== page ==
The shear magnitude of everything that we’ve done! Each and every single day. But it’s all more than just naming the details. It’s a calibrator of time, a way to relive all the moments, some that we simply happened upon, others we’ve been planning for months. To see what revealed itself quickly, begging to be remembered and what fell through the cracks of our brains, requiring more to be brought into the present. When every day is an adventure, with beautiful mountain views, endless desert highways, and countless wild flowers lining the dirt roads, we’ve created a way to distinguish it all from one another, without letting time blur the spaces we’ve already passed.

This life is starting to feel normal, that other life we lived so far away. Family and friends often pop into my thoughts, but the coffee shop I used to love down the block, the walks through Prospect Park, and our little cozy apartment on Franklin Avenue never cross my mind. I was so careful to spend time in all these places that felt like home just before leaving New York City, but I haven’t given them any time of day recently, not until this very moment. I’ve settled into this nomadic way of life, feeling the urge to leave a place once we’re parked more than one night, like there’s so much more that I need to see just miles down the road. I anticipated feeling ungrounded not having a solid place to plant my feet, but having wheels under our 13’x5’ home has simplified life in a way that New York City could never offer.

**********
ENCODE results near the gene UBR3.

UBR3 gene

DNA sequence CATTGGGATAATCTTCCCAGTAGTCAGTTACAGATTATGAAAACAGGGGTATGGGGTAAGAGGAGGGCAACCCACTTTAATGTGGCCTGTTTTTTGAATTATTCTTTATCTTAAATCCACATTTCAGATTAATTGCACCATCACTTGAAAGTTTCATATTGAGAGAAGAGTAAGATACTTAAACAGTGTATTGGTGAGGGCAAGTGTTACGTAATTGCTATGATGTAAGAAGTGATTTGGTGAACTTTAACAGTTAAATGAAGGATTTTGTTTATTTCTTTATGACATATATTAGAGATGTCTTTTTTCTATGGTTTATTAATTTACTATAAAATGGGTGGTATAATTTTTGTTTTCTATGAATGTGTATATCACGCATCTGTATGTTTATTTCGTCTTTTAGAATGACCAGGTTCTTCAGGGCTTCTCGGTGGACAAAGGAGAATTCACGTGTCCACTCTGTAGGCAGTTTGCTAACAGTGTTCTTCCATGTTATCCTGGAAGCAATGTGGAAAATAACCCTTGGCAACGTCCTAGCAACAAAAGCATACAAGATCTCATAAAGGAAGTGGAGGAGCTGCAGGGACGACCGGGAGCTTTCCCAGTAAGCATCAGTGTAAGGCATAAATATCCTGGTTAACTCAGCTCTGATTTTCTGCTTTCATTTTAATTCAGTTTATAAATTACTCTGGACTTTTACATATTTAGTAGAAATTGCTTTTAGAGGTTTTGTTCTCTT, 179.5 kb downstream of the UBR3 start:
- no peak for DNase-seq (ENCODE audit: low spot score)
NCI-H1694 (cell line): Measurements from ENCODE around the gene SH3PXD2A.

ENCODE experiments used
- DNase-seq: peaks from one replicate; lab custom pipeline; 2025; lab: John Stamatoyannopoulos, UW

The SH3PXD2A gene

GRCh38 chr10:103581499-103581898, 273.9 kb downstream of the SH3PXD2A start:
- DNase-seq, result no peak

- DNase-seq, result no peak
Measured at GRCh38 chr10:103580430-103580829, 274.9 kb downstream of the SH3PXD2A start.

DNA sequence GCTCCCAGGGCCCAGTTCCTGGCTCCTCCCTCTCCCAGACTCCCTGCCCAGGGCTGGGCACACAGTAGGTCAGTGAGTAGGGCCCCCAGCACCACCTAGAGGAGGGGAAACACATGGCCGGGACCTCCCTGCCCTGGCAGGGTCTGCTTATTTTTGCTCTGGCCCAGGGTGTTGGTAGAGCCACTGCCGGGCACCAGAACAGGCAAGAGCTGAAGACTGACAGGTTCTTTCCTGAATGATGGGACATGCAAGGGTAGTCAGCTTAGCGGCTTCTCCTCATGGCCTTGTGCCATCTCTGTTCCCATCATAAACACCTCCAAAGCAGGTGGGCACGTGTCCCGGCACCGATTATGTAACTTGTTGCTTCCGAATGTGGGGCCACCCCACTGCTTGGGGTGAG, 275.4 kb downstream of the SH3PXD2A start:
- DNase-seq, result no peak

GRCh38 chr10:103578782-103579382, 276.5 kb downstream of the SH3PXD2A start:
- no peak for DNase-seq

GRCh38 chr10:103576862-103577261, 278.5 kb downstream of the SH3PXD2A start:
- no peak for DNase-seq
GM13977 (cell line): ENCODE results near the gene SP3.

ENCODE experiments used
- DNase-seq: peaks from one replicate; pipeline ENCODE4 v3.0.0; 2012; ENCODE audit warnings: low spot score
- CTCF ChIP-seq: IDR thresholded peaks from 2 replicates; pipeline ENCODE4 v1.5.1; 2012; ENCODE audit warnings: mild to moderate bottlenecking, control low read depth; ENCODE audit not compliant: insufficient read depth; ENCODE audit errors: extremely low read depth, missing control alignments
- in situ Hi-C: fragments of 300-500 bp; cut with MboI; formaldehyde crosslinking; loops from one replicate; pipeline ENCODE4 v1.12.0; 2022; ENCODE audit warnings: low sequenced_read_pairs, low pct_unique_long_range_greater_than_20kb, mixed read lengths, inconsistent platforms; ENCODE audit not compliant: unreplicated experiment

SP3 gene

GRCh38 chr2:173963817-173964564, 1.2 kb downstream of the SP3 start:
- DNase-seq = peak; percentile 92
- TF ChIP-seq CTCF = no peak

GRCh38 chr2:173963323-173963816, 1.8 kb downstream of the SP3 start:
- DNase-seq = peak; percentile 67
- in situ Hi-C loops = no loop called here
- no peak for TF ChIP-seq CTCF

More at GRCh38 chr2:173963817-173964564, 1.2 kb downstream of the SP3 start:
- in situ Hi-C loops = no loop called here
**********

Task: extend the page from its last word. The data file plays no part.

Sam and I have settled into our roles, where setting up and breaking down is a choreographed routine. He readies the peripheral environment, while I place each item in it’s designated travel location - the silverware tray snuggles up against the spice container under the dinette, the wire shelf flips upside down and gets tucked beneath the weight of my yoga mat, the fan caddy corners against the window, the hand and dish soap hide beneath the sink - secure places where the jostling of truck against rocky pavement won’t cause damage. He finds our next camp spot in the woods, I research a coffee shop along the way.

This routine has become important, the familiarity grounding us in this life of constant motion, though we’re enjoying the expanses of time where nothing needs to be done. The lack of deadline, the lack of requirements, the freedom to think in the empty space. Simplifying life to the necessities but finding enjoyment in it all the same. We must feed ourselves, but let’s cook over a campfire, letting the flavors soak up the smoke from the logs. We must sleep, but let’s snuggle in when our bodies tell us to and use the sun as our alarm. We must exercise, but let’s find a trail to explore and spend time overlooking the mountain at the top. It’s exactly what I hoped, what I craved and what I needed.


  1. Don’t trust the propane gauge. It’s always wrong.

  2. Put all belongings in the same place every single time. Patagonia Houdini jackets are named that for more than one reason.

  3. Sunscreen daily - even when there’s snow on the mountain and your hood is up.

  4. Cougars are rare and elusive, but rattlesnakes are everywhere. Fears have shifted.

  5. Sam dances when he likes what you cook. He likes everything, but when he shimmies, you know you did good.

  6. I rescind my earlier statement. Sam does not like when Cassie puts desert sage from the plant outside the camper into his potatoes.

  7. It’s okay to spend a day inside the camper. Sometimes, you just need a roof over your head.